All of which may seem a roundabout, esoteric way of approaching music that does not pretend to be anything more than a way to share well-loved ideas with friends. As I wrote in the notes for Bowerman’s Favoured Fantasies (CHRCD015), ‘this a friendly, social music. The works are written, often, as a tribute or present for their performers (very distinguished performers, in some cases), both for them to enjoy and as a vehicle for them to show off their paces. … The original pieces … act as a springboard for Bowerman’s imagination, but he wishes to evoke them, not outsoar them’.

The degrees of transcription, and its admixture of ‘fantasy’, varies from work to work in the current programme. The serene string quartet after César Franck’s 1884 Prelude, chorale and fugue is transcription pure and simple, done with reverence but also considerable artistry. It should be noted that Bowerman thinks of the original as an organ piece, commenting that ‘Its somewhat haunting nature could almost at times be described as monotonous when played on the organ’ – but Franck’s much-circulated organ version is already a transcription: the work was originally composed for piano. Certainly the four strings reveal new and delightful possibilities of tone-colour here.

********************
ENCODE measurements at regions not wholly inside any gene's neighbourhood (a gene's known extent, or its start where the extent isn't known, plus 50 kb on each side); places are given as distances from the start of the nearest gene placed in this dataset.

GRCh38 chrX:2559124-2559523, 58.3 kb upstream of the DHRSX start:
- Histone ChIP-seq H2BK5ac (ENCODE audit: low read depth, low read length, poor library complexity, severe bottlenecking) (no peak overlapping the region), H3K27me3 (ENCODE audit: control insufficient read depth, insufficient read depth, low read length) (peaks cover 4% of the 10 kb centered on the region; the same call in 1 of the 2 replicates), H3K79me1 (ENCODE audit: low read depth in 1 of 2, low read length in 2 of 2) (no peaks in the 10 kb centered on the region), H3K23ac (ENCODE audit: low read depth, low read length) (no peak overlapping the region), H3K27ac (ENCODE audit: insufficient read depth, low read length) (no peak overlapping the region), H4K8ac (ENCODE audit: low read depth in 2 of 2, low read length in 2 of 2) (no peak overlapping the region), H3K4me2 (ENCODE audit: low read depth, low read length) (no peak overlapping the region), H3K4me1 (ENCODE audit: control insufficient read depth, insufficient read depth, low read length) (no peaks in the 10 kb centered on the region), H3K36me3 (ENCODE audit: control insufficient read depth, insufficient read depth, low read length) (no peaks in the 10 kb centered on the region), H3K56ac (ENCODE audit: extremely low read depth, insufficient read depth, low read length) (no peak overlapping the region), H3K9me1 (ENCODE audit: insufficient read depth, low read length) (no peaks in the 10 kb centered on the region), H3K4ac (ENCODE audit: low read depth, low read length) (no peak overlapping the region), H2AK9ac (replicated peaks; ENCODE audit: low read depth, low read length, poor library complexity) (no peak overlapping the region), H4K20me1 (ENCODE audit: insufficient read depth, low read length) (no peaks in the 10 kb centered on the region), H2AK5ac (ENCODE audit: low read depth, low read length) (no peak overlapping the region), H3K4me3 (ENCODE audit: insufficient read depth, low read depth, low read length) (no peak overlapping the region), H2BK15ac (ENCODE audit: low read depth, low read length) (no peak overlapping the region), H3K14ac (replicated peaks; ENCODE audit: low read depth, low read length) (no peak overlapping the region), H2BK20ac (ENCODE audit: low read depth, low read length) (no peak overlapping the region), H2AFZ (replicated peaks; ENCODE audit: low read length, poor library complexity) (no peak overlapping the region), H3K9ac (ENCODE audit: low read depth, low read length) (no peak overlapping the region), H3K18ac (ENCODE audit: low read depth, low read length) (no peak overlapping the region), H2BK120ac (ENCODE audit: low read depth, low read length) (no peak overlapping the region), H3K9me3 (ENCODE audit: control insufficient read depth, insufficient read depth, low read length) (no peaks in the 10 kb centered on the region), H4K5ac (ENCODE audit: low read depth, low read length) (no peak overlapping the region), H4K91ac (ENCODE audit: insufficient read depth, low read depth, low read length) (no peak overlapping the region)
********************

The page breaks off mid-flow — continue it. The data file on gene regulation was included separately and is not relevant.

The other string quartet, Gerontius Revisited, is much more of an original composition using Elgar’s themes throughout: its three movements are almost a compressed synopsis of the great oratorio, but their artful re-ordering and combination create a drama in a ‘pure music’ context. Bowerman freely admits that To emulate, in any way, this amazing experience is impossible, but this quartet is designed to remind the listener who is unable to get to a live performance, of some of the “heart-subduing melodies” it holds. The piano trio Fantasy on a Mastersong is similar in intention and execution, though its origin was slightly different: ‘Listening to a CD of Meistersinger on a distant beach, I felt inclined to jot down these extracts … little reminders of a great opera’.

The Shakespeare settings are transcription of a different kind. Great song-writers have often preferred to set second-rate verse (Schubert, Brahms!) because such poems are not strong enough to be self-sufficient: they leave something for the music to do, the music completes them and the makes them something greater than they were. Really great verse is often hugely difficult to set, not least because the poet has already composed into it a self-sufficient word-music: music can seldom do much here, and if too fussy and self-important can actually detract from the effect of the poem.